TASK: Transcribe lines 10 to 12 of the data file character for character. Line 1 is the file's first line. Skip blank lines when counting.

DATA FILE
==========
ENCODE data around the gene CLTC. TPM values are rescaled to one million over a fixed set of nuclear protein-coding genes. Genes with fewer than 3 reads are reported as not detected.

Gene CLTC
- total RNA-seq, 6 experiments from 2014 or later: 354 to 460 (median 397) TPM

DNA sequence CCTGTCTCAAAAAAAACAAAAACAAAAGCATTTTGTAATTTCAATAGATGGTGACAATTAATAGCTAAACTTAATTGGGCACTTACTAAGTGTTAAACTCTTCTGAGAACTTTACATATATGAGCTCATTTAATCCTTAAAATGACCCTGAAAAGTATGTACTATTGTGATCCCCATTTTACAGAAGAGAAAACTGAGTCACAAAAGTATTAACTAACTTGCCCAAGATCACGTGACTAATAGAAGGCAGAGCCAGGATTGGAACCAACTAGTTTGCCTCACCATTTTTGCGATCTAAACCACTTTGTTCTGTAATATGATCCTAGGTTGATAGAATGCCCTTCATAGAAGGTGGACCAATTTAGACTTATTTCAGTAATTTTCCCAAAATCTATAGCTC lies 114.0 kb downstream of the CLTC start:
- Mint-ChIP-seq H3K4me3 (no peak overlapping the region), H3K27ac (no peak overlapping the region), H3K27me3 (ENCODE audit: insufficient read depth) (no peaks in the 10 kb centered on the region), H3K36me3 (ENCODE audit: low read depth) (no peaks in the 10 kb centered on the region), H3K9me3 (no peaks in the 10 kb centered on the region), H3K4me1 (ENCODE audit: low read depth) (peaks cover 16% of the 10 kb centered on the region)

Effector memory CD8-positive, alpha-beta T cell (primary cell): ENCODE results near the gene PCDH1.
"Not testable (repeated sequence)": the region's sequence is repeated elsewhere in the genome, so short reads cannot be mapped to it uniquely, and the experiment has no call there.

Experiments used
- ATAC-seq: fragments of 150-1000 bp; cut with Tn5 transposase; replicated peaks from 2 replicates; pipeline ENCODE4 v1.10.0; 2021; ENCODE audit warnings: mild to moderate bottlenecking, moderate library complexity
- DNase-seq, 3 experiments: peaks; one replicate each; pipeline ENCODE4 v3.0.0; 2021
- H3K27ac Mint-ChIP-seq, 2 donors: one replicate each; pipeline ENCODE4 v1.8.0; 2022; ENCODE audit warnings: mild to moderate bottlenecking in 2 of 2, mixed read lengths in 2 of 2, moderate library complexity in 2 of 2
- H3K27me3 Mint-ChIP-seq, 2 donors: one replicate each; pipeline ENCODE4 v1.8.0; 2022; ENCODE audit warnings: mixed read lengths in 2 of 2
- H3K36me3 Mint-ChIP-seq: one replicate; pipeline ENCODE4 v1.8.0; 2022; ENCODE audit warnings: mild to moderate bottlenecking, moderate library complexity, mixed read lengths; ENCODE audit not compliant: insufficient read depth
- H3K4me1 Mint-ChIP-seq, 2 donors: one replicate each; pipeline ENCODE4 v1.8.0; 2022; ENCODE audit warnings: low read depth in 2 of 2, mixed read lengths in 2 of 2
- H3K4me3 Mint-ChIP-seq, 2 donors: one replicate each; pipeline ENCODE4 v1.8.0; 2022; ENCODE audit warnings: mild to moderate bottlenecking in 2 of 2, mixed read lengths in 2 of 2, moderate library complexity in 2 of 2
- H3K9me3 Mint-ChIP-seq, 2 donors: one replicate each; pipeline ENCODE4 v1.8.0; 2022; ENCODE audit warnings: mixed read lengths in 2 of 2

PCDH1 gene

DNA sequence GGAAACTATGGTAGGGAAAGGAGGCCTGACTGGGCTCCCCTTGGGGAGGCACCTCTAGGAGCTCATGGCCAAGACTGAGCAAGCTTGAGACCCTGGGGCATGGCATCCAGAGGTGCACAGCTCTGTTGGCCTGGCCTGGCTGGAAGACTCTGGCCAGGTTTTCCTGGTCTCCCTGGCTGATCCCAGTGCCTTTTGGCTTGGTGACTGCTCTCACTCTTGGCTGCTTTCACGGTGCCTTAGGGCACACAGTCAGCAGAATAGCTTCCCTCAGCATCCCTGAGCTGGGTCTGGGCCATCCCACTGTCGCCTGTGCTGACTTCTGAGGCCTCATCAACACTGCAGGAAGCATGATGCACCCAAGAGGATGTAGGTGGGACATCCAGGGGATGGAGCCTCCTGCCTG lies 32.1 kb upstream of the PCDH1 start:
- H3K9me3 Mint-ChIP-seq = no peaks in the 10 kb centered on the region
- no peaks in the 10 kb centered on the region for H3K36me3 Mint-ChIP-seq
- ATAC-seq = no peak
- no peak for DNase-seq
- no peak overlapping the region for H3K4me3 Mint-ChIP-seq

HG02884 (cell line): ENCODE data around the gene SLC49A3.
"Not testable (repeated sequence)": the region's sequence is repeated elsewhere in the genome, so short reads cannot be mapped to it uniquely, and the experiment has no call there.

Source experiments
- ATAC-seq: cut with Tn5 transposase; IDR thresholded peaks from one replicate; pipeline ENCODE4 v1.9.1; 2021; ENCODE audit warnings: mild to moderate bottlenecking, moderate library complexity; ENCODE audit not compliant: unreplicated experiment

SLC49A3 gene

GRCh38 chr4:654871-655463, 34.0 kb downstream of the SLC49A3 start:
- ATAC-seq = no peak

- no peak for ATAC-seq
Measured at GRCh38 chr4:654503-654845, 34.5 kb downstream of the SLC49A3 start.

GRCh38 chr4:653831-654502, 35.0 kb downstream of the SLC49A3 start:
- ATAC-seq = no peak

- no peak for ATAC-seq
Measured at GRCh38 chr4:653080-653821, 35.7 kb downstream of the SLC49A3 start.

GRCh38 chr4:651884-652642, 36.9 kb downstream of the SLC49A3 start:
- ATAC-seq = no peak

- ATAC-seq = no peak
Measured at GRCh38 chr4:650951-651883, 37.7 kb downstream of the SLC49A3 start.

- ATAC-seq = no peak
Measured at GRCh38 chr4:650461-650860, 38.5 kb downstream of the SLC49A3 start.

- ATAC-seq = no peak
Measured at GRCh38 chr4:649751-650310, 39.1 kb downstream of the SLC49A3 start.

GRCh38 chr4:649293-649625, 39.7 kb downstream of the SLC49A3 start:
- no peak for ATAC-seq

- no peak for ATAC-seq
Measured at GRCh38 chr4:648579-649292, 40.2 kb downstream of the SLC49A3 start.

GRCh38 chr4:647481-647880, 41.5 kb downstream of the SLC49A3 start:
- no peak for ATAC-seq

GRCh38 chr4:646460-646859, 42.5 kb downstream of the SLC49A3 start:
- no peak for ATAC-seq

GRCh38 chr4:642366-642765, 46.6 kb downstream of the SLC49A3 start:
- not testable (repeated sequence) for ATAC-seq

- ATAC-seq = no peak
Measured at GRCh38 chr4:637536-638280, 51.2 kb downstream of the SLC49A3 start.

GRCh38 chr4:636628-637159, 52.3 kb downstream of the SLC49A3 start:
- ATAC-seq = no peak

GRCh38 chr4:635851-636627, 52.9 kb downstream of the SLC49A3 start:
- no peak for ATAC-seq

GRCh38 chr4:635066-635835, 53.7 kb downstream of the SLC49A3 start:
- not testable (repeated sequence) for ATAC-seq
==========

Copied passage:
- DNase-seq, 3 experiments: peaks; one replicate each; pipeline ENCODE4 v3.0.0; 2021
- H3K27ac Mint-ChIP-seq, 2 donors: one replicate each; pipeline ENCODE4 v1.8.0; 2022; ENCODE audit warnings: mild to moderate bottlenecking in 2 of 2, mixed read lengths in 2 of 2, moderate library complexity in 2 of 2
- H3K27me3 Mint-ChIP-seq, 2 donors: one replicate each; pipeline ENCODE4 v1.8.0; 2022; ENCODE audit warnings: mixed read lengths in 2 of 2